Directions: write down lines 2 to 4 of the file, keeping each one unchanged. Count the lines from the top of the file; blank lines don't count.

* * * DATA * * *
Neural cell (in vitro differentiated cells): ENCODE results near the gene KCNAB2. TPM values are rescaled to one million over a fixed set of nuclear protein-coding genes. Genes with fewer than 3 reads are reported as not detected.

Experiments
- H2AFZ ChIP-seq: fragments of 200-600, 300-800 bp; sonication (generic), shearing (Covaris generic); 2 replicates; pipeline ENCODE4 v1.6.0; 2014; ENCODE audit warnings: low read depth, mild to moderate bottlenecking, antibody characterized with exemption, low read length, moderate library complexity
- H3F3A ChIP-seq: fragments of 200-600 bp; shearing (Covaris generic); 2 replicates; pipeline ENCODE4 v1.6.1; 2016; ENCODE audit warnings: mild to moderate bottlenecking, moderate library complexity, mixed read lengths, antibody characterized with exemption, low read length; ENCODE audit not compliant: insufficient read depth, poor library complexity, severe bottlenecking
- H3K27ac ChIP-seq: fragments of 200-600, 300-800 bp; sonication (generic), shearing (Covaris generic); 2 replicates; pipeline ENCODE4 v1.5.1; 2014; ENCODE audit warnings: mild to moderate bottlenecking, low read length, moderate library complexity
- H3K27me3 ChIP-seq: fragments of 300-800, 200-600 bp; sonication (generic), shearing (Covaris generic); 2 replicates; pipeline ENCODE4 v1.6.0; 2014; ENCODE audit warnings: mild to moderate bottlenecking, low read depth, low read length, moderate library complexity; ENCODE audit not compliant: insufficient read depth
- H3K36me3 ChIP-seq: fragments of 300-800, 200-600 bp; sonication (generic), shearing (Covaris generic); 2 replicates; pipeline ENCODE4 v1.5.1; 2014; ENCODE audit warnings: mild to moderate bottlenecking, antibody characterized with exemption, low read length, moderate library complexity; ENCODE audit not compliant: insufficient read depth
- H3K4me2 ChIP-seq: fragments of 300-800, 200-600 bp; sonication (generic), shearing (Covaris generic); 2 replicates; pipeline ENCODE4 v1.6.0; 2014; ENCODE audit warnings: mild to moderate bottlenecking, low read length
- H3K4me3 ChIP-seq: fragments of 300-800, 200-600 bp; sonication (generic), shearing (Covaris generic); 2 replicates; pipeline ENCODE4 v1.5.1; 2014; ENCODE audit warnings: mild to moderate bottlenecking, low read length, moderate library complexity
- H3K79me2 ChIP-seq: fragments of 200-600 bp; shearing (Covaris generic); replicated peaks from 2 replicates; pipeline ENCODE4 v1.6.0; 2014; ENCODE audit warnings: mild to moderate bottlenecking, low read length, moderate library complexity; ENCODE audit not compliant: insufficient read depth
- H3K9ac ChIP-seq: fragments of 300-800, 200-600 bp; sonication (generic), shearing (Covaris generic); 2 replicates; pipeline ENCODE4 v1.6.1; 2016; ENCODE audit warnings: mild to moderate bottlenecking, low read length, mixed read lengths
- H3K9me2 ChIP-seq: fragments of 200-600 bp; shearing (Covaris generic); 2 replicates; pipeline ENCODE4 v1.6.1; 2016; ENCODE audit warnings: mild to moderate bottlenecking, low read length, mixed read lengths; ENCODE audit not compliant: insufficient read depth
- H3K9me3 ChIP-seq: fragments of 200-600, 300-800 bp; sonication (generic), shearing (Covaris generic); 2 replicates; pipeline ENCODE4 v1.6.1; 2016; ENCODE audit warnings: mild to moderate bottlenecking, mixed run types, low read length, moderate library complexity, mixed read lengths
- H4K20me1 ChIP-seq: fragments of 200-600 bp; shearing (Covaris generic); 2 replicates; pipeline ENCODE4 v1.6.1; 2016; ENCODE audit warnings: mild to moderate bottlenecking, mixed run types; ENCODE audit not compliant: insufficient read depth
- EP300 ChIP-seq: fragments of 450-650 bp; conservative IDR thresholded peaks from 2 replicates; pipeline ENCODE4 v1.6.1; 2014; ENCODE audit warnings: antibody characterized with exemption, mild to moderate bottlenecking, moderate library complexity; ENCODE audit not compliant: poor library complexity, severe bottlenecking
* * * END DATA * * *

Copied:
Experiments
- H2AFZ ChIP-seq: fragments of 200-600, 300-800 bp; sonication (generic), shearing (Covaris generic); 2 replicates; pipeline ENCODE4 v1.6.0; 2014; ENCODE audit warnings: low read depth, mild to moderate bottlenecking, antibody characterized with exemption, low read length, moderate library complexity
- H3F3A ChIP-seq: fragments of 200-600 bp; shearing (Covaris generic); 2 replicates; pipeline ENCODE4 v1.6.1; 2016; ENCODE audit warnings: mild to moderate bottlenecking, moderate library complexity, mixed read lengths, antibody characterized with exemption, low read length; ENCODE audit not compliant: insufficient read depth, poor library complexity, severe bottlenecking